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Image 3 of Jeffersonian (Jeffersontown, Ky.), November 14, 1912

Part of Jeffersonian (Jeffersontown, Ky.)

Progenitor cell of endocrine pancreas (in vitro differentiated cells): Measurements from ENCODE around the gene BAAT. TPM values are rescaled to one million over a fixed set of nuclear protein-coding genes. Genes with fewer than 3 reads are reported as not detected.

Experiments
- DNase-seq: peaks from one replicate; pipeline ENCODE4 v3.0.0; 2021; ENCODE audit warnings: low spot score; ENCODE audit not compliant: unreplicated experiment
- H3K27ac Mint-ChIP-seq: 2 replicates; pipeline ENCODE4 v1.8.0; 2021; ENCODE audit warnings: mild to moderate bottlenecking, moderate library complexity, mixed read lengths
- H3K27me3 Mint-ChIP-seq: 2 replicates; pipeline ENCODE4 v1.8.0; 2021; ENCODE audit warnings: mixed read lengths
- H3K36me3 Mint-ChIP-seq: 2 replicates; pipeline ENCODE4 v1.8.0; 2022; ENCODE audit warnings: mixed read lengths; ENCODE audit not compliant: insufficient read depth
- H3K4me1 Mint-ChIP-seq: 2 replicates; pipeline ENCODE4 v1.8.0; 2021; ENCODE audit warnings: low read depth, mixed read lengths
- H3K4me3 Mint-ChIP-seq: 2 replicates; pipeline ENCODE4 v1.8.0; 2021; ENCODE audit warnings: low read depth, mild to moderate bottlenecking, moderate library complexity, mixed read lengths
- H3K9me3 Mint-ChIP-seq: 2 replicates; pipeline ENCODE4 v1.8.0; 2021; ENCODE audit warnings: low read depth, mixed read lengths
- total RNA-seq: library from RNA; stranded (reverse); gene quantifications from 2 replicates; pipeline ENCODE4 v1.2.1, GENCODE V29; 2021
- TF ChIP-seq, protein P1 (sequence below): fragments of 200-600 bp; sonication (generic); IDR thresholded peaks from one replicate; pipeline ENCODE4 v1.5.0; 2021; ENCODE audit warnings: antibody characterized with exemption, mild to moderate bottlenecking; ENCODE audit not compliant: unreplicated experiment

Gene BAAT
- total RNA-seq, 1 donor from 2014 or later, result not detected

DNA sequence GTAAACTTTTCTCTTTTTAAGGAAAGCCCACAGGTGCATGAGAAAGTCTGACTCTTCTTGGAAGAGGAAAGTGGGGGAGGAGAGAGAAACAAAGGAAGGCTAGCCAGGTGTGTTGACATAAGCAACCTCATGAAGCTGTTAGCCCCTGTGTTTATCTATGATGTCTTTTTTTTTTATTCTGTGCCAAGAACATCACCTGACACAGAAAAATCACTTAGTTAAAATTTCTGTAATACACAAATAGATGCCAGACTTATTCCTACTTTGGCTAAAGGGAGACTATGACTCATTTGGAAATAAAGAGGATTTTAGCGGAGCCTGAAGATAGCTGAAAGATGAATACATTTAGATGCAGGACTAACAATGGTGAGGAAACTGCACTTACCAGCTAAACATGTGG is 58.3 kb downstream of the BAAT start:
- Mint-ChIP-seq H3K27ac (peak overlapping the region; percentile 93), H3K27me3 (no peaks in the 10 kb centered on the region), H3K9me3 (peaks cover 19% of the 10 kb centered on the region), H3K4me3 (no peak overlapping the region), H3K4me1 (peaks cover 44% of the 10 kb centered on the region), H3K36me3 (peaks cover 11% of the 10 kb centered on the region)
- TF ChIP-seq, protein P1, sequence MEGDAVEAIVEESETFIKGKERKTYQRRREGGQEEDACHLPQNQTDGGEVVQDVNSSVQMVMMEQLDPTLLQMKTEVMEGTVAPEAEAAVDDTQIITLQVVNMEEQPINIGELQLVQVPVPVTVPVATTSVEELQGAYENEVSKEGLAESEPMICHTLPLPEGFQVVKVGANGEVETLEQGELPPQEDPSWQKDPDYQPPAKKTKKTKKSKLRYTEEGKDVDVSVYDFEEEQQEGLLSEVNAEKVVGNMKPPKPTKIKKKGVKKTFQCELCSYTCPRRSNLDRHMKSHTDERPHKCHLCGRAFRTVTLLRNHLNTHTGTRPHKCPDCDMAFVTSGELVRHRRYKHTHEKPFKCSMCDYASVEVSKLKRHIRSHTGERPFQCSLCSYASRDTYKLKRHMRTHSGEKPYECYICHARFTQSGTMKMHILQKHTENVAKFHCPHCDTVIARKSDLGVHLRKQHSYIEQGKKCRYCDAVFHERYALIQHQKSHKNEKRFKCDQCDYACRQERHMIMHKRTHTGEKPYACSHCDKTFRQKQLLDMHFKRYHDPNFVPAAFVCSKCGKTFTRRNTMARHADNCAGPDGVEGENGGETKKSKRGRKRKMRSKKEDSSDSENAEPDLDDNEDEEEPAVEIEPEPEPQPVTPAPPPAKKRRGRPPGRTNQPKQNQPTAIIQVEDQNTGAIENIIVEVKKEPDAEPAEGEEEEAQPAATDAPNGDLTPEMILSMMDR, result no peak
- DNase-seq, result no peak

". Til- -' the dining room together. would prove it now," she said. "Oh," she con- Miss Ellen came In late, for it only leveled your have been unlike her to have stayed tinued, "if you had voice ridicule at me aloue! But father, poor away. In a perfectly natural away. see she told them I had been called am glad be will not oid father! colothat last letter. He wonld hardly think Bud begged me to stay, and the nel and Mrs. Turpin made me promise that one funny." night was a disShe looked at me. and her eyes sud- to come again. That wonld not' play mal one. Miss Ellen denly seemed to blaze with scorn and left the and soon went to her mom. contempt next morning. Bud remaining from his "Yes, I see It all now. and the wonMiss der is I did not see It before. It was work to drive me to the station. hall, Kllen bade me farewell In the he whom yon described as a broken my hand. As the down aristocrat who descanted on but avoided taking wagon turned into the cedars I looked politics and wrote pieces to the paper telling the president bow to run the back, and only the colonel and Mrs government It was mother who dress-?- Turpin were standing on the porch to 1 hardly spoke In wornout velvet gowns and sat In wave me a farewell. made him Bud on the way. but itate at the dinner her daughter had to any one should get III cooked, and it was I who cooked the promise that if at the Pines he would write to me at nocdinners and played sonatas and 1 found a letter turnes for the amusement of ouv once. At the station from the managing editor telling me guests. God. why did I not see you was the clevas you were? Yes. and these are the that my last contribution had ever done erest bit of writing hands," she cried in anguish and scorn, paper had advertised anholding them toward me that I might and ttifcthe other one for the following Sunday. see them, "that have cooked your I tore his letter into fragments and. meals for the past four weeks, and going to the telegraph office, wrote out these are the same hands that played the following telegram and sent it: for you while you smoked your pipe Accept my resignation. I will leave for and heard father descant on polities! the west tonight on personal business. How poor and miserable we must have I grasped Bud's hand, but was unseemed to you! All that I could have able to speak a word. I boarded the forgiven, but you dared to soil my skin train and sat for hours, my head restThey will burn ing on my hands, wilb my face turned with your kisses. deep here." she said, pointing to her toward the Pines, my soul full of sadfingers, "long after your Ingratitude ness, with not a ray of sunlight In my has been forgotten." heart Ellen, for God's sake have pity!" I (To be continued.) cried. "I have laughed at your poverty as if It were my own. I am rich I never told this to you before and Porto Rico's New Wonder. felt that the only use of my wealth In Krotn far away Porto Rico come rethe future would be to relieve the burdens of those you love. This night-n- ay, ports of a wonderful new discovery was going that is believed will vastly benefitthe this very afternoon to ask you to be my wife, from which people. Ramon T. Marehan, of moment your father, mother and broth- Barcheloneta, writes "Dr. King's new er would have been mine also. It was discovery is doing splendid work here. this very poverty and the fortitude It cured me about five times of terwith which you bore It that have made coughs and colds, also mv me love you. After you spoke this aft- rible a ernoon I could not tell you of my love brother of severe cold in his chesi and more than 20 others, who used until I had confessed first that I was the author of the letters which wound- on my advice. We hope this great medicine will yet be sold in every ed you so deeply." "1 sm glad you spared me that last drug store in Porto Rico.'' For throat humiliation. I can never forgive my- and lung touble it has no equal. A self for being happy in your company trial will convince you of its merit. or for spurning the hand stretched out 50c and $1.00. Trial bottle free. Guarto lift us from this degradation." by all druggists. Advertise"Squire Hawkins." 1 said In bitter- anteed 'It Is the only way you could ever entered Both Sides The Shield I By Major ARCHIBALD W. BUTT, One of the Heroes of the Titanic and President Taft's Military Aid. company. 1906, All 1 by J. B. Llpplncott rights reservwt. 1 The opportunity came sooner than 1 thought, for, the next day beinj: damp and chilly, we remained Indoors, Bud alone being forced to face the rain. Mrs. Turpin had gone into the kitchen to get warm, she said, for the sitting room was damp and bad for rheumatism. I was only waiting for the colonel to go for bis afternoon nap to speak what was in my mind to Miss Ellen. Presently the looked up from a book she was reading and siud: "Father, there was another of those letters copied In the Augusta papers yesterday." As I heard her words my heart seemed to cease pulsation. I bad never known that they had seeu these letters, for they had not spoken of tliem before, probably because they did not want me to see them. My face grew scarlet, and I was thankful that the room was gloomy and dark. "Yes. Ellen." he said, "even some of our own people laugh at us when they get rich, so we cant expect our enemies to do less. Have you got the paper, my dear? I had to laugh over that last description of what we had come to. It was very, very funny." "Funny! Oh. father, to think that you can see anything funny in such misery as he depicted! The writer does not see with the eyes of a gentle man or else he is blinded by prejudice or prosperity. How I should loathe to be such a man! I did not want you to see this last letter, father, so I burnt the paper. It was too true, too true!" she cried, and I saw her eyes fill with tears. She laid her book aside and went to the window to mend a rent in the lace curtain, but I thought more to hide her feelings from us. "The writer does not see with the eyes of a gentleman." With that one sentence she had shattered to pieces every argument I had used to myself that day in the room. She had not made use of any choice rhetoric, such as I had used to describe her, nor did she study the effect of her phrasing, but with ' one natural sentence, spoken from the heart, she seemed to paint me as 1 was or as she would always think of me after this. I realized how far my ambition had carried me and how low my literary Instincts, as I had thought them then, had sunk me. In the re action I saw myself as others would see me, and in my remorse I believed that I had sacrificed her for some temporary advantage in my profession. And I had fancied that she would understand, forgetting that her scale of honor and truth was as far above mine as heaven is above earth. In the silence that followed I suffered a lifetime of ordinary humiliation. To be unknown and yet denounced was like being alone with truth. My identity should be hid no longer, and I resolved to tell her that it was I she had denounced. As low as I seemed at that moment, I was not so low as to take her hand until I had confessed all. The past month rose before me. and I asked myself If I was indeed a pen tleman measured from their standpoint At any rate, I could not remain one and be silent The colonel crossed the room and passed out Into the hall. I got up and stood leaning on the back of the chair In which I had been sitting. "Miss Ellen," I said, "I have something Important to say to you. It is not what you think," for a pained expression came into her face. "It is a confession 1 have to make." "Yes, Mr. Palmer," she said and turned from the window to face me. The sun had come from behind a bank of clouds and crimsoned the checkered panes of glass, and her hair, catching the rays that filtered through them, framed her in a halo and to me gave her the appearance of a saint. Her face was pale, and her long eyelashes were fringed with tears. "Miss Ellen," I said softly, "It was who wrote those letters." For a moment she did not speak, and when she did her voice seemed passionless. "Then It was you, after all," was what she said. "I had refused to entertain the thought even until you yourself confessed it. Even now it seems too horrible to believe. And 1 stopped speaking to my best friend merely because she half playfully suggested that it might be you." She said this more to herself than to me. "Why did you not tell this to me before," I said, "and I would have explained "Why did I not tell your she asked, her voice breaking with anguish. "Because I thought you were n gentleman and you were our guest It would have been an insult to have mentioned it. Such a suggestion would have been a reflection on him you ridiculed and on me, whom you would have made believe you loved had you dared to speak the lie upon your lips." "Love you!" I cried. "I would die for you!" j 1 r C 1 o Copyright 6lol e Security $ Coan Comp Playing the 1 1 ment ness. "Yes. Squire Hawkins, whom you would have insulted as you have us. And to think that Just because I had listened to him I believed myself unworthy of your love! You must ex- ie me now." she added in cutting tones, "for I must go to prepare your diuuer. I suppose there will be one less to provide for tomorrow!" She started to leave the room, but I stood In front of her. "No, I will not go. You do not It was with love welling in my heart that I wrote that last letter. I had been ordered home, and I wrote that letter that I might stay another fortnight. After you had promised to be my wife I would have told you all, and together we would have read it. and In the richness of the future we would have laughed over it together. No, I will not go. I will stay and They will tell Bud and the colonel. understand and plead for me. And If you love me" "If I ever did you killed it the mo- HEALTH To OFFICERS Fight Hookworm in Jefferson County Fiscal Court Ap- propriates $500. War will be made on the hookworm in Jefferson county outside of Louisville beginning next week under the direction of Dr. W. W. Richmond, of the State Board ot Health, and Dr. B. W. Smock, of the Couuty Board of Health. For the extinction of this deadly parasite the Fiscal Court at its session Monday afternoon, appropriated $500 to begin the work, and if more is necessary the court will see that it is furnished, it is said. It is estimated by Dr. Richmond that it will take between $800 and $1,000 for incidentals in connection with the campaign against the disease. Dr. Richmond's salary is paid by John D. Rockefellow, who has furnished the Kentucky State Board of Health $20,000 for the purpose of ridding the State, of the disease, but it is claimed a number of assistants are required to handle the work. ment you confessed to have written so about one you professed to love, one whom you should have protected and have helped to hide from the world that whic h she feels so degrades her, instead of which you hold it up to publicity and to the scorn of the world. Don't You cannot stay here longer. force me to tell father or my brother. That would be more than I could bear." She put her hand toward a chair as if to keep her from falling. I came a step nearer, but she drew back Involuntarily, steadying herself and looking me in the face, and with a voice vibrating with emotion said: Flagged Train with Shirt. "Don't touch me! I never want to you again!" see you nor to hear of Tearing his shirt from his back an She swept past me, and 1 sank Into Ohio man flagged a train and saved it a chair, overcome with grief and morfrom a wreck, but H. T. Alsfeen, Raltification. How long I sat there I do I heard a foot- - eigh, N. C, once prevented a wreck not know. Every time with Electric Bitters. "I was in a terrible plight when I began to use them," he writes, ''my stomach, head, back and kidneys were all badly affected and my liver was in bad condition, but four bottles of Eletric Bitters made me feel like a new man." A trial will convince you of their matchless merit for any stomach, liver or kidney trouble. Price 50cents at all drugstores. Advertisement. Game The man was going to get mamu He had sown his wild oats, and now Well off, he meant to settle down. sportsman, a good looking, a first-rat- e favorite with men and women alike, the Fates spinning busily had smiled upon him at birth and had woven only gold threads In the woof of his life. For years he had lived the life of the smart young man about town. He had done the same thing In the usual way, he had been neither very good nor bad; in his own words, the favorite words of British youth, he had always "tried to play the game." It was because he felt it Incumbent upon him to play the game that he decided to tell the woman he was going to marry of a certain newly closed episode in his life. The consideration that perhaps It would be as well for her to hear the tale from him firsthand, instead of embroidered with lies on a foundation of truth, as she might hear It from Bome one else, may have counted for something, too. But the reason he gave himself as he knotted his tie carefully before the mirror on the fateful morning of confession was that he "must play the game." "I hardly know how to tell you, dear," he began awkwardly, standing tall and perfectly groomed on the hearthrug that afternoon. It's so difficult to speak to women pure women, like you about certain things, but the fact of the matter is, I've been an awful rotter, Evelyn, and I feel It's up to me to own it You're not marrying a saint, you know." woman in the big The big armchair looked up at him sweetly out of innocent blue eyes: "Dear, I do know," she said gently. He moved uncomfortably. "But it's just what you don't know," he told her, "that I'm worrying about. I'm not thinking of cards and racing, and things like that It's about women Especially I want to speak to you. one woman." He paused, and bit his Hp nervously. "Ah!" said the woman softly, looking down. "She was a nice little thing," went on the man. "Not quite a lady, you know, but very pretty and all that. . . Her father drank. She ran away from home. Hadn't a friend in the world when I picked her up. Only the streets in front of her. A good woman like you, Evelyn, can't realize what the horror of that means. . . . I took a flat for her." "Ah!" said the woman softly, looking down. "I lived with her more or less for three years,' 'went on the man, gathering courage from her passiveness. "She was very grateful for all I had done for her; she was really quite a nice little thing. But, of course, that's all over and done with now. I settled up finally with her today. I shall never see her again. There was no reason for you ever to know, Evelyn, only that felt it wouldn't be quite playing the game not to tell you." "What has become of the girl?" asked the woman, still softly and still looking away. The man shrugged his shoulders. "Still in the flat. I presume," he said carelessly. "The rent is paid up till December." His voice became persuasive. He bent down so that his face was very near the colls of fair hair wound smoothly round her head. "Don't let's talk about her any more," he urged. "It's all finished and done with. Now, don't frown, but just kiss me, and say you forgive me." "You're a very naughty boy, Jack," said the woman reprovingly, but she let him wind her smooth white arms round his neck, as he knelt beside her on the floor. "Then if you promise never, never to do it again, TO forgive you," she said prettily. He oaught her, flushed and smiling to htm fiercely. "My saint!" he breath-- , ed upon her mouth. fair-haire- BuyCoalNow , 5 ADVANCES MONEY So ON YOUR PLAIN NOTE 3 2 3. E. Cor. Fourth and Market Sts. ORpO" ft S J. 5 cv 2nd Flaar. ' Jtk 9HR Darwin W. Johnson, Sec'y & Treas. D. Powers, President. c bl ... aati u Louis G. Russell, Industrial Dept. 8 Mgr. X I Commonwealth Life Insurance Co. t 1 Home Office: Commonwealth Bldg., 312 W. 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DON'T FORGET, if desired we will load your wagon, COAL AGENCY JELLICO-LAURE- L "Don't touch mtl" up. expecting her to fall I would start Incorporated. come back, thinking in my foolish Bud came heart that she had relented. Telephone Cumb. Main In and found me sitting in the dark. 116. Home, He told me dinner was ready, and we City Hay, Grain, Feed, Salt, Cement, Poultry Feed and Pratts Vetinary Remedies from one of WILTON JELLICO COAL ...TO ORDER YOUR 289. ' A. Schneider's Sons 4 STORES: Store No. I, 26 and Market, Store No. 2, 13 and Jefferson, Store No. 3, 332 E. Jefferson, Store No. 4, 15 and Broadway SIX LONG DISTANCE PHONES. Our Double "S" Crushed Feed will fatten any Hone